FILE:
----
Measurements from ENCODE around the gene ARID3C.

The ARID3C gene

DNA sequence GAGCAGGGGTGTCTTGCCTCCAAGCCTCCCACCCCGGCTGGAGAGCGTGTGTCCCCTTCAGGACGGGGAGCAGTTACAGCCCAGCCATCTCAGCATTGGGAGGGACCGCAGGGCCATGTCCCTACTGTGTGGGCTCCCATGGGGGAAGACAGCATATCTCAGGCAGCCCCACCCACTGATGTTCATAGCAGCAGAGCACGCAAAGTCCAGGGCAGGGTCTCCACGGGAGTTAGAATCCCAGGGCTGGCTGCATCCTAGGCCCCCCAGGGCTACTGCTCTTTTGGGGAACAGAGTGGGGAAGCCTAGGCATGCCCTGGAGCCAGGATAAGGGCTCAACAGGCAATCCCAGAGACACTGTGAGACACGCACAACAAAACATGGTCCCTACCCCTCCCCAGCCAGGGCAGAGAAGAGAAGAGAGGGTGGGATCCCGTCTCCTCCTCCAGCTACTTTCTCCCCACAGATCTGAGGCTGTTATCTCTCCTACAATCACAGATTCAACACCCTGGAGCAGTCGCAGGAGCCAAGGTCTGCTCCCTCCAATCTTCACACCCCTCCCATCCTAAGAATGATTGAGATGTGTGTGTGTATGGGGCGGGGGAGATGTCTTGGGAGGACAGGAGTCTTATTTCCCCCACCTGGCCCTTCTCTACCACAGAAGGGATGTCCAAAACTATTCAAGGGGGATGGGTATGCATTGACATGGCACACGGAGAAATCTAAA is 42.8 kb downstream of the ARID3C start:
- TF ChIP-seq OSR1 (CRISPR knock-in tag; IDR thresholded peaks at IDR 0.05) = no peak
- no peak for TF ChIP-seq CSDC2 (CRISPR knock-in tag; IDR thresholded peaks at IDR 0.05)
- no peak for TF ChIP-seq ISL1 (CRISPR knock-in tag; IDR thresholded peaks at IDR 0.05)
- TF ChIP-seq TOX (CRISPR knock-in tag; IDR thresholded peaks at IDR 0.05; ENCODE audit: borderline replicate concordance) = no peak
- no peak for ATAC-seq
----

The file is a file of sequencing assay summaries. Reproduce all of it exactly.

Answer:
Measurements from ENCODE around the gene ARID3C.

The ARID3C gene

DNA sequence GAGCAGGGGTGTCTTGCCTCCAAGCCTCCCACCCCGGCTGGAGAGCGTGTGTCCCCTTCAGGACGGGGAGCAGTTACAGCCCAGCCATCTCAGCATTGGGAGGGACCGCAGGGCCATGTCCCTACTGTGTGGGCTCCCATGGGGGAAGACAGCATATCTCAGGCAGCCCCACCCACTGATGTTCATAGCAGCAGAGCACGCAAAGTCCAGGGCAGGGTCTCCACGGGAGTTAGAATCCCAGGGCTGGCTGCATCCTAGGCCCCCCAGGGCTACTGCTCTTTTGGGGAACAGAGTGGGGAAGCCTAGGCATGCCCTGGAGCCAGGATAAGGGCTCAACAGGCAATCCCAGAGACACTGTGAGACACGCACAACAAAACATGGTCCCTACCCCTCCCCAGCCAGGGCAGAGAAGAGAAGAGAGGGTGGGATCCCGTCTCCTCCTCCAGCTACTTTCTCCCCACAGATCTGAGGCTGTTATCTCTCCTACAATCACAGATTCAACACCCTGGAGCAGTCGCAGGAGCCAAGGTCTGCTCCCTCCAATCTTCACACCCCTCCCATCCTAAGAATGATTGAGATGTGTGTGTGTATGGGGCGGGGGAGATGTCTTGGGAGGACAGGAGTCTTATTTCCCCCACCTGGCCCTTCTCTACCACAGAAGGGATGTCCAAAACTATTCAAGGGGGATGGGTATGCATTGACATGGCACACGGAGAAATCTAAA is 42.8 kb downstream of the ARID3C start:
- TF ChIP-seq OSR1 (CRISPR knock-in tag; IDR thresholded peaks at IDR 0.05) = no peak
- no peak for TF ChIP-seq CSDC2 (CRISPR knock-in tag; IDR thresholded peaks at IDR 0.05)
- no peak for TF ChIP-seq ISL1 (CRISPR knock-in tag; IDR thresholded peaks at IDR 0.05)
- TF ChIP-seq TOX (CRISPR knock-in tag; IDR thresholded peaks at IDR 0.05; ENCODE audit: borderline replicate concordance) = no peak
- no peak for ATAC-seq